Mary Kubica remembers the moment she knew she wanted to write.
She was eight or nine years old. “My cousin had written this story,” she said. “I was mesmerized.”
Her startling realization: “People write books.”
“I think I started five minutes later,” she said with a smile. She’d come home from school, lock her bedroom door, and pound out stories on her typewriter.
Kubica told this to a Fort Collins audience at the Hilton on May 18, the day after her third novel, Don’t You Cry, hit book store shelves.
As a child, she was fascinated by the library and books. “I loved to get my hands on as many as I could.”
Creating characters and new worlds became her passion, she said. “I got to live out a lot of my hopes and dreams.”
Her cousin became an elementary school principal, but Kubica continued writing over the years, scribbling notes in secrecy as she honed her craft. After getting married and having her daughter, she wrote during naptime and after bedtime. Only her husband knew.
After five years, Kubica finally had a finished manuscript. She Googled the topic “What do I do with this book I wrote?” and came across The Writer’s Market.
As she queried literary agents, she’d hurry to the mailbox every day. One hundred rejections later, she decided, “I just need to love and enjoy the process of writing.”
She did receive a couple of requests to read the full manuscript, which she titled The Good Girl.
Nothing came of it, and she worked on other stories.
“But nothing grabbed me like The Good Girl,” Kubica said of her psychological thriller.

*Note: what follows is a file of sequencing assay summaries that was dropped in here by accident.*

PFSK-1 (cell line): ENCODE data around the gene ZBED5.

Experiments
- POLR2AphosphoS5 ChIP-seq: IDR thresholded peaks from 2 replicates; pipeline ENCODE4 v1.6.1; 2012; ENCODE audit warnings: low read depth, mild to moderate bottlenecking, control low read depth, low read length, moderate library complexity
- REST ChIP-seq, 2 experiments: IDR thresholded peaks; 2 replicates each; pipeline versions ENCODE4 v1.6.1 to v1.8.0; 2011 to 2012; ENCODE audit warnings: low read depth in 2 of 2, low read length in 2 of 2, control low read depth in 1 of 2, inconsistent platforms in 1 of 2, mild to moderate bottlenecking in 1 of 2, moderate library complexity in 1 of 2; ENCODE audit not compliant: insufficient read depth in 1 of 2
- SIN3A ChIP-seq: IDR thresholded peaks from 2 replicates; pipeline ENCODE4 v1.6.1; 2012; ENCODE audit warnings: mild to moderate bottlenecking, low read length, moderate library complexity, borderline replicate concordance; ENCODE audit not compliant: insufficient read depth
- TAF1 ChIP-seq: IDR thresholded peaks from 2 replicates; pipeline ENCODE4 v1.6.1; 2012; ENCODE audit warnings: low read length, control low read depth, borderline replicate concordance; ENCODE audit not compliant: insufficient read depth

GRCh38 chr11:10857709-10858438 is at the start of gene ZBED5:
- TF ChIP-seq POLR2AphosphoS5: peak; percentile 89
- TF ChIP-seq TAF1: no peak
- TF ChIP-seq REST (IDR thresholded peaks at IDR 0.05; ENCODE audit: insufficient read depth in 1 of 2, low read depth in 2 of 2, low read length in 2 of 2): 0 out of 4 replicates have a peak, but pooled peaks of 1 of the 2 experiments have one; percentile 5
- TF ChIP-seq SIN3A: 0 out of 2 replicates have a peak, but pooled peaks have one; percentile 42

Two years later, in 2012, an agent emailed and explained she’d been brand new when she found the manuscript in the slush pile and spent all night reading it, but couldn’t get the rest of the team to agree. Now promoted, the agent would be able to get her colleagues on board.
The author spent a few months cleaning up the manuscript, and it was acquired by MIRA, a division of Harlequin. Best-selling author Lisa Gardner calls it “A twisty, roller coaster ride of a debut. Fans of Gone Girl will embrace this equally evocative tale of a missing woman, a shattered family and the lies we tell not just to each other, but especially to ourselves.”
Kubica accepted a two-book deal, which excited and terrified her. Her agent said, “It cannot take you five years to write a book.”
The proposal for her second novel, Pretty Baby, was rejected. Her reaction? “Oh my goodness, that was the only idea I had.” She was given another chance, but needed a new idea fast.
An image of a woman with a baby by the train tracks popped into her head. That scene became part of chapter one, and she wrote the draft in seven months. Her agent was thrilled.
Kubica tackled her third novel with enthusiasm and crafted “a big twisty ending,” but the concept “didn’t cooperate on paper.” She refused to give up, even laying the manuscript page by page on her basement floor at one point, thinking she could switch chapters around to salvage it.
Ultimately, the author was relieved it wasn’t published. She mentioned her admiration for William Kent Krueger’s decision not to publish a manuscript because he knew it wouldn’t meet readers’ expectations.
For Don’t You Cry, Kubica’s latest novel, she felt more in control; the result is a relaxed pace. “When you read it,” she said, “it echoes emotions I was feeling.”
Her next book will be published in spring or summer of 2017. And she’s considering writing a novel for younger readers. “My kids are 8 years old and 10 years old,” she said. “They keep begging me to write something they can read.”
Katherine Valdez loved Gone Girl and wasn’t wild about The Girl on the Train, but might see the movie adaptation (because…Emily Blunt!) And she looks forward to reading all of Mary Kubica’s novels.